Future uncertainty: What are clients asking?

By Jayson Forrest - Managing Editor  - IMAP Perspectives

vincent o'neill steve aldridge imap virtual adviser roadshow 2020
Vincent O'Neill Steve Aldridge

Future uncertainty: What are clients asking?

As the nation battles on with the COVID-19 pandemic, what are clients asking their advisers? Speaking at the IMAP Adviser Roadshow, Steve Aldridge AFP® and Vincent O’Neill AFP® share their insights on what clients are telling them and how their businesses are responding.

And while there has been an impact on investment portfolios as a result of COVID-19, which we talk through with our clients, it’s not really the main thing they want to talk about. Their main concern is how they are going to get their groceries and manage their day-to-day living under the Government’s social lockdown policy.

Steve Aldridge

Q: What has been the focus of your engagement with clients and what are the main areas they are wanting you to address?

Steve Aldridge: Our main engagement with clients in recent times has been dealing with the fear, on the health side of the coronavirus, and what that means for them and their family. And for business clients, it’s been about how to manage their business going forward through this crisis.

And while there has been an impact on investment portfolios as a result of COVID-19, which we talk through with our clients, it’s not really the main thing they want to talk about. Their main concern is how they are going to get their groceries and manage their day-to-day living under the Government’s social lockdown policy.

Having long relationships with our clients, we’re a good point of contact for them to talk through those issues and help them navigate a path through these uncertain times, because some of our clients feel quite alone.

Vincent O’Neill: In terms of the financial aspect of COVID-19, there is a lot of symmetry to past crises, where clients become focused around their cashflow needs for the months ahead and harbour fears about potential losses to their portfolio that might yet happen. We find that the fear of potential future losses far exceed some of the emotional reaction to what has already happened.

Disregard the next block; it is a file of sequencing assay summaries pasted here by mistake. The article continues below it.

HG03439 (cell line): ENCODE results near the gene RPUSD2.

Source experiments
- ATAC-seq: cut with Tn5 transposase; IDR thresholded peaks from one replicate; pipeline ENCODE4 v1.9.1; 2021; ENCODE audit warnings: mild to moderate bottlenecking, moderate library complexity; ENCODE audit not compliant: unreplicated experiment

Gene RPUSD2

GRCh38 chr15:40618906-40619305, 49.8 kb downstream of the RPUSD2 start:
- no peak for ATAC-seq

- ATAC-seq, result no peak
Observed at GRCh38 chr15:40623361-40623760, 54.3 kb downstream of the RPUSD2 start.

But we are also dealing with a human crisis right now. You’ve got grandparents separated from grandchildren, and they are unable to play their usual role as the family babysitter. That’s hitting people quite hard.

And we’re seeing more parents bankrolling their children during these uncertain times. Parents are often the lender of first resort, and most want to help their children where they can. So, our job as their adviser is to help them through their cashflow needs of how they do that, while not too heavily disrupting their own long-term financial plans. 

I definitely think when we come out the other side of COVID-19, there will be a much more flexible approach to client meetings, and I think everybody will be more comfortable doing these smaller, more casual meetings to cover specific issues

Vincent O’Neill

Q: Advisers have helped their clients through other global crises, like the GFC. What’s different this time around that is impacting your clients?

Steve Aldridge: With the GFC, many clients blamed the finance industry, but this time it seems to be quite different. Because this is largely a health crisis, there is a feeling that we’re all in this together. Clients are actually asking me how I am going, how my family is going, and how my staff is going. For this crisis, we’re alongside our clients, sharing the same concerns and impositions through this journey together.